Once inseparable, wrestlers Sushil and Yogeshwar now don’t see eye to eye
Together, they planted the Indian flag on the global wrestling map. But four years after accounting for two of India’s six medals at the London Olympics, the split is wide open between champions, Sushil Kumar and Yogeshwar Dutt.
The most cherished friendship in wrestling has failed to survive the upheaval caused over double Olympic medallist Sushil’s failure in his bid to qualify for the Rio Olympics by forcing trials against Narsingh Yadav, who won the country’s quota place in the 74 kg freestyle category and was selected.
Sushil, who won bronze at the 2008 Beijing Games and silver at London, and Yogeshwar, who claimed bronze in 2012, had been brothers-in-arms, and catalysts in infusing a new image to a sport of sweat, grime and little publicity.
The final nail in their estrangement was struck when Yogeshwar openly opposed trials for the 74kg division. It was a big blow to Sushil, who had relinquished his claim for a spot in the 65kg category in favour of Yogeshwar after the United World Wrestling had scrapped the 60 and 66 kg (Yogeshwar’s and Sushil’s original divisions) from its Olympics programme.
For Sushil, who won both his Olympic medals in 66kg, the easier option would have been to drop down to 65kg. But he chose to move up to 74 to avoid a confrontation with his friend.
Yogeshwar at first had privately objected, as it would have given rise to similar demands in other categories. But he then openly urged the Wrestling Federation of India (WFI) not to heed to Sushil’s request.
That dealt a body blow to the frayed relationship. Yogeshwar agrees. “It is true our relationship is not like what it used to be,” he says. Asked why, he adds: “I have absolutely no idea.”
Yogeshwar insists his stand was correct, even when asked whether the WFI would have agreed to hold trials if he had backed his friend. “I stand for what is right. How can you or someone expect me to denounce a rule which I know I have benefitted from in the past? We went to three Olympics without a trial. Now why will I say the rule was wrong? Jo sach hai, sabke samne hai (the truth is before everyone)….I have nothing to hide or fear from.”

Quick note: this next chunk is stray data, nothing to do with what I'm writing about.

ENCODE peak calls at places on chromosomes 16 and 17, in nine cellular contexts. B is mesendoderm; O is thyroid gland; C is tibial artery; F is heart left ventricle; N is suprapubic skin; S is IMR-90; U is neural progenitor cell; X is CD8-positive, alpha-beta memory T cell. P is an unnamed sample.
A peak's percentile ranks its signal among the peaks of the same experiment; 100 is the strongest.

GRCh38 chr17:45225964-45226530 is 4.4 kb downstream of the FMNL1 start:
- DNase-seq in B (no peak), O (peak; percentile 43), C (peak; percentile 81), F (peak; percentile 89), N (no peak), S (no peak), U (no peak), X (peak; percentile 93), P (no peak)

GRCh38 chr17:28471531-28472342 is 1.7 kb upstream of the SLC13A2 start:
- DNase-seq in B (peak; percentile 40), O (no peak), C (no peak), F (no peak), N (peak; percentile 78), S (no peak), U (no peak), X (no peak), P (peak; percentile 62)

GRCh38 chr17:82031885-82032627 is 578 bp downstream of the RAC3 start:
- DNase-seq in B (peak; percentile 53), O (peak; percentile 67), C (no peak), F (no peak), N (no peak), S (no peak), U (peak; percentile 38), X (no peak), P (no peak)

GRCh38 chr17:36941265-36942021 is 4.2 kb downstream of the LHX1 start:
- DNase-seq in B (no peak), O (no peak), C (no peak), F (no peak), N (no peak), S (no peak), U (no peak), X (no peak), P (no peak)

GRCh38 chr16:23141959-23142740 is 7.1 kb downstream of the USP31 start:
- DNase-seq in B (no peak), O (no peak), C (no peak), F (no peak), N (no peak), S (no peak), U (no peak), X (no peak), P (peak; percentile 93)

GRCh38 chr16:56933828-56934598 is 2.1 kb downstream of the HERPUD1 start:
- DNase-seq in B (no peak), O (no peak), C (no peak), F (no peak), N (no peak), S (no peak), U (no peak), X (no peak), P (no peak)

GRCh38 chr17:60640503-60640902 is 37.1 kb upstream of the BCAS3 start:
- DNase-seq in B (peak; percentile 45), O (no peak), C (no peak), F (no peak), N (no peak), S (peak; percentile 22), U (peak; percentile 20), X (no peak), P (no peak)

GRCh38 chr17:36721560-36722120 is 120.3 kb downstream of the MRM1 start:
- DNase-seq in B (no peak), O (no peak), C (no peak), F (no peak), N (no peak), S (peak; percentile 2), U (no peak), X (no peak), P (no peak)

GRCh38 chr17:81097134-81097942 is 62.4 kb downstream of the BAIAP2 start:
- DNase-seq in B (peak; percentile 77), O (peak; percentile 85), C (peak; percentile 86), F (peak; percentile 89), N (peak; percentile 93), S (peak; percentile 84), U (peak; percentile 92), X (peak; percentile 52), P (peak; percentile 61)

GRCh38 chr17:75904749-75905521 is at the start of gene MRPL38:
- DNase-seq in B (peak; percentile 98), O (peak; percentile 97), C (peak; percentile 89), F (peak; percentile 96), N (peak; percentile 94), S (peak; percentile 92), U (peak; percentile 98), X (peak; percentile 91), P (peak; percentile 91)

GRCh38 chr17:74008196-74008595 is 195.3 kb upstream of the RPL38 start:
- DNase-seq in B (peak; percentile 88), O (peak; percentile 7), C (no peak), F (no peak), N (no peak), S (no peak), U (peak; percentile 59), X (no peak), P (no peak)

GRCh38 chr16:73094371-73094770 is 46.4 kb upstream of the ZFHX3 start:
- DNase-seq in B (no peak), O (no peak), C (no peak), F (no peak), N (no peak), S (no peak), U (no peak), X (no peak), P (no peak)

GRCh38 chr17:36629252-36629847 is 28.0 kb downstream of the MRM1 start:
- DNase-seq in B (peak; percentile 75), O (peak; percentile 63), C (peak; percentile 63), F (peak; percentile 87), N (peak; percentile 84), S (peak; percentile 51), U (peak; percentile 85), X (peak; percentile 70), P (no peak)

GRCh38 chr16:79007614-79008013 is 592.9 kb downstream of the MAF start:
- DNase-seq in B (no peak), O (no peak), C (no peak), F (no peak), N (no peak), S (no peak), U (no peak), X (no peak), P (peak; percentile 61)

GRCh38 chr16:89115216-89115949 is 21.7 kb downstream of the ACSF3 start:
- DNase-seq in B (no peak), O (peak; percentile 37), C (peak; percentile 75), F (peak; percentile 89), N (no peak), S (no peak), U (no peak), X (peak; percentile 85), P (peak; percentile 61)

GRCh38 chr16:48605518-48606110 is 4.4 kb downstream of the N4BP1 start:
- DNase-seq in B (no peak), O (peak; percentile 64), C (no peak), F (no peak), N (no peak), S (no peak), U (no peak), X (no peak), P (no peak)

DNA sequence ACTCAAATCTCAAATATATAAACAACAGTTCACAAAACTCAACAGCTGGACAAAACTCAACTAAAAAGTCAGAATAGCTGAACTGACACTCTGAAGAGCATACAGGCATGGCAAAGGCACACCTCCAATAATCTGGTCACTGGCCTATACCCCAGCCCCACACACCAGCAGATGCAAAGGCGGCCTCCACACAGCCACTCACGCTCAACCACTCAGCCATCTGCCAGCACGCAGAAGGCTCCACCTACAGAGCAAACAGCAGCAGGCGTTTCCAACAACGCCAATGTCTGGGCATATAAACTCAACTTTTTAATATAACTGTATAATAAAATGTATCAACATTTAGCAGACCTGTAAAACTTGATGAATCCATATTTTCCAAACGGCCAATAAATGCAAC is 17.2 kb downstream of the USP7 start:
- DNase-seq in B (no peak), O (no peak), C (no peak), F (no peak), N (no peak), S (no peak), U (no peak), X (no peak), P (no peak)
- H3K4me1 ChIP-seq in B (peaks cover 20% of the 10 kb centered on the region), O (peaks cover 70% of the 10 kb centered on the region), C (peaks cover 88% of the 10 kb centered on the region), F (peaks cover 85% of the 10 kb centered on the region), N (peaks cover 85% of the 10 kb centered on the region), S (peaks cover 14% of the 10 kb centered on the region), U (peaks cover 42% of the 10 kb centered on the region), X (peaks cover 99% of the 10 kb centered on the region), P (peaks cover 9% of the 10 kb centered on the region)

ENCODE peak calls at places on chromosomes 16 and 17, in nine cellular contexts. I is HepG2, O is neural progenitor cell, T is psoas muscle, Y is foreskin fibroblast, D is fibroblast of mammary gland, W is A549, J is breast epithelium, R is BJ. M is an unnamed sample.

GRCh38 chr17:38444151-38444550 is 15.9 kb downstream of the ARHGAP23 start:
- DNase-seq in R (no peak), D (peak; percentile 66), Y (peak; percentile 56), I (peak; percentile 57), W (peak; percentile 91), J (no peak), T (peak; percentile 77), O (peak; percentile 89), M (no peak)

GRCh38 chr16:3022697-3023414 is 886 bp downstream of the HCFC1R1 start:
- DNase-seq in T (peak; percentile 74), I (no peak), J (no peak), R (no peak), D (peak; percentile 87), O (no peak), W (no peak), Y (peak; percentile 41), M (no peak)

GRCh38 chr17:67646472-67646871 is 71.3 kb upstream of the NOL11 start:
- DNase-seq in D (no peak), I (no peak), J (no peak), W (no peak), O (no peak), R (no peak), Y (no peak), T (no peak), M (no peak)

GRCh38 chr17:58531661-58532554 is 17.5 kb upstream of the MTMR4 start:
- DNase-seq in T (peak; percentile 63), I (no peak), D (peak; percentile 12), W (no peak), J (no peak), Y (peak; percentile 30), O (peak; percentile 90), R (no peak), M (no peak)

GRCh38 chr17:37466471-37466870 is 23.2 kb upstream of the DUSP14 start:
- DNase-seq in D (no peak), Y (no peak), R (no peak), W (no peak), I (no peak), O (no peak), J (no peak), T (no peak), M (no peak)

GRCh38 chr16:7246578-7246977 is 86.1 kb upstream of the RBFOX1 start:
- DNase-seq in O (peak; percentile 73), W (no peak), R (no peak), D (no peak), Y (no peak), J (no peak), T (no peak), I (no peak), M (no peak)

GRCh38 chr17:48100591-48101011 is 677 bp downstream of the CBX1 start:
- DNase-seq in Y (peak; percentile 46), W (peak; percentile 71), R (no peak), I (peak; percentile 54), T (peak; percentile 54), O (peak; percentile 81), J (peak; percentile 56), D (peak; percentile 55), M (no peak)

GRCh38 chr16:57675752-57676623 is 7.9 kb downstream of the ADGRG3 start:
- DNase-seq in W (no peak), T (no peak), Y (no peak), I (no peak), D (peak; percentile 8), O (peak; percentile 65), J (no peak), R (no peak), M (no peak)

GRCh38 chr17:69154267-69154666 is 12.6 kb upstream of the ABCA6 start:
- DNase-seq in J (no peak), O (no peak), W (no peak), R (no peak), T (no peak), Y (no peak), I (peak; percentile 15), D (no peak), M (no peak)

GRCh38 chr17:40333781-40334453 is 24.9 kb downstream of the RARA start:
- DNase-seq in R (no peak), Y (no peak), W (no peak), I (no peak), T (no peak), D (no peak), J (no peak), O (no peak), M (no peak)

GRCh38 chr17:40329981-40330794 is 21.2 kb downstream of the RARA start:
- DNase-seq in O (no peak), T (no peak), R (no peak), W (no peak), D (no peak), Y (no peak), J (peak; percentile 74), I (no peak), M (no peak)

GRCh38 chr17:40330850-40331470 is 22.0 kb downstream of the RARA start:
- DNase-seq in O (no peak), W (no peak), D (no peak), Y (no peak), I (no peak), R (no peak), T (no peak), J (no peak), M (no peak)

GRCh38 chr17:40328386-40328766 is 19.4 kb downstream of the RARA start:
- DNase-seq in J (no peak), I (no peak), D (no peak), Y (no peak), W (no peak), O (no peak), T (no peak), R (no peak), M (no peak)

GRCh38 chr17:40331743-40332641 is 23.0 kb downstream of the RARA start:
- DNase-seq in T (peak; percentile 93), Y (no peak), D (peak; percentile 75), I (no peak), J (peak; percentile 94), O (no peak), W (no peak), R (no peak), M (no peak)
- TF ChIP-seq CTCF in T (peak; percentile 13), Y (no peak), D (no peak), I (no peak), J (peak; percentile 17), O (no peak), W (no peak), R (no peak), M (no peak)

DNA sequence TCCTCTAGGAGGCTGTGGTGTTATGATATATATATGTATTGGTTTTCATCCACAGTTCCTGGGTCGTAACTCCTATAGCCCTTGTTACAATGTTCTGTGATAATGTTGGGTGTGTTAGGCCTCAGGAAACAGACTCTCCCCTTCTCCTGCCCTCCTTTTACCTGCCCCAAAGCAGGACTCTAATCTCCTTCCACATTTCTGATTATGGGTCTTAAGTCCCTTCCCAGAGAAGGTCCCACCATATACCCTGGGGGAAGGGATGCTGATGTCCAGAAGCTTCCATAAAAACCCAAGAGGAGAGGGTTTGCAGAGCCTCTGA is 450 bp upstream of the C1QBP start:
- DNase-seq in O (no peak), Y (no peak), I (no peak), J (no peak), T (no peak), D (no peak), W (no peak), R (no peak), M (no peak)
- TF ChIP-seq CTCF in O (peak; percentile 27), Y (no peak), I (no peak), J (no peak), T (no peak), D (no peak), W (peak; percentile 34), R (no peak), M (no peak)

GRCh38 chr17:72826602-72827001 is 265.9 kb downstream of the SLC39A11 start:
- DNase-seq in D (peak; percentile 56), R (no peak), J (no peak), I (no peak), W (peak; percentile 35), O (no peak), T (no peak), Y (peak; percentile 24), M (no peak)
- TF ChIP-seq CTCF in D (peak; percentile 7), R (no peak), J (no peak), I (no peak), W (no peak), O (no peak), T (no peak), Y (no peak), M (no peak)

Despite attempts, Sushil or his father-in-law and mentor, Satpal, could not be reached for their response.
The two were thick friends, having started their career together as cadets under Satpal at Delhi’s Chhatrasal Stadium. They were a pillar of strength to each other in trying times. When Yogeshwar agonisingly missed a medal in Beijing, Sushil stood by him.
The powerplay at Chhatrasal has also played its part in the falling out. When Amit Dhankar, Yogeshwar’s rival in 65 kg, petitioned the Delhi high court before the 2014 Commonwealth Games, it had an impact. The coaches tried to stay neutral as both were from the same akhada, but this is said to have upset Yogeshwar.
The next flare up happened last year when Bajrang Punia, a 2013 world championship medallist, left Chhatrasal saying Sushil had misbehaved with him. Bajrang is Yogeshwar’s understudy and joined him at the SAI centre in Sonepat.
It is like war now. Yogeshwar has refused to even acknowledge the help Satpal provided ahead of the 2004 Athens Olympics when Kripashankar dragged the federation to court over not holding trials. “It’s a lie, he (Satpal) did not help me. It was in fact then WFI president, Mohinder Singh Malik, who backed me. Ultimately, the court ruled in my favour.”
There is no affinity with his former akhada either. “I am no more in Chhatrasal. I left it in 2009 when I was recruited by Haryana Police. Since then, I either stay in Madhuban (Haryana Police’s training academy) or here in Sonepat.”